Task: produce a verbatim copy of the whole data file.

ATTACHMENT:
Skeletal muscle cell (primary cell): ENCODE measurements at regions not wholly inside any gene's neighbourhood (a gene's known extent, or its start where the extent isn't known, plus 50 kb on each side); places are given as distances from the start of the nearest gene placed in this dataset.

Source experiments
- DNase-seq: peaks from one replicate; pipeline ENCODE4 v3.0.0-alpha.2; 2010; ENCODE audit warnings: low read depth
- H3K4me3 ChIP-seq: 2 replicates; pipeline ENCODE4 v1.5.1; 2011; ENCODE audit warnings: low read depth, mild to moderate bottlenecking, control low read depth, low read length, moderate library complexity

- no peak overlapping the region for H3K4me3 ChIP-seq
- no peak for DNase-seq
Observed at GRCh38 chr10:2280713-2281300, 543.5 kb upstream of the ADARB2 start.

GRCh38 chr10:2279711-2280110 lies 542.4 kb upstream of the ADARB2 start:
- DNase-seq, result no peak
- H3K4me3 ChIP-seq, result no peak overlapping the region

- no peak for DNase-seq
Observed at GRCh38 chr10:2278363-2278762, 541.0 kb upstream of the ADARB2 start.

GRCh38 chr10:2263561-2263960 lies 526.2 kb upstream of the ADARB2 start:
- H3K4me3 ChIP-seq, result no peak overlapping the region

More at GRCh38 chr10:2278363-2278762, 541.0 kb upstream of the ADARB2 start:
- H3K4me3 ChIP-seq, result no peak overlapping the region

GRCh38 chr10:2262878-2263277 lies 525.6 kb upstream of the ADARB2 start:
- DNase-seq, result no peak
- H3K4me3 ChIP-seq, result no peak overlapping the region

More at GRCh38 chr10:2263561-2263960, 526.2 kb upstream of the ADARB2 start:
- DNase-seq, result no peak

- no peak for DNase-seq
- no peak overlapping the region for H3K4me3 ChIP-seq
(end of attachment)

Skeletal muscle cell (primary cell): ENCODE measurements at regions not wholly inside any gene's neighbourhood (a gene's known extent, or its start where the extent isn't known, plus 50 kb on each side); places are given as distances from the start of the nearest gene placed in this dataset.

Source experiments
- DNase-seq: peaks from one replicate; pipeline ENCODE4 v3.0.0-alpha.2; 2010; ENCODE audit warnings: low read depth
- H3K4me3 ChIP-seq: 2 replicates; pipeline ENCODE4 v1.5.1; 2011; ENCODE audit warnings: low read depth, mild to moderate bottlenecking, control low read depth, low read length, moderate library complexity

- no peak overlapping the region for H3K4me3 ChIP-seq
- no peak for DNase-seq
Observed at GRCh38 chr10:2280713-2281300, 543.5 kb upstream of the ADARB2 start.

GRCh38 chr10:2279711-2280110 lies 542.4 kb upstream of the ADARB2 start:
- DNase-seq, result no peak
- H3K4me3 ChIP-seq, result no peak overlapping the region

- no peak for DNase-seq
Observed at GRCh38 chr10:2278363-2278762, 541.0 kb upstream of the ADARB2 start.

GRCh38 chr10:2263561-2263960 lies 526.2 kb upstream of the ADARB2 start:
- H3K4me3 ChIP-seq, result no peak overlapping the region

More at GRCh38 chr10:2278363-2278762, 541.0 kb upstream of the ADARB2 start:
- H3K4me3 ChIP-seq, result no peak overlapping the region

GRCh38 chr10:2262878-2263277 lies 525.6 kb upstream of the ADARB2 start:
- DNase-seq, result no peak
- H3K4me3 ChIP-seq, result no peak overlapping the region

More at GRCh38 chr10:2263561-2263960, 526.2 kb upstream of the ADARB2 start:
- DNase-seq, result no peak

- no peak for DNase-seq
- no peak overlapping the region for H3K4me3 ChIP-seq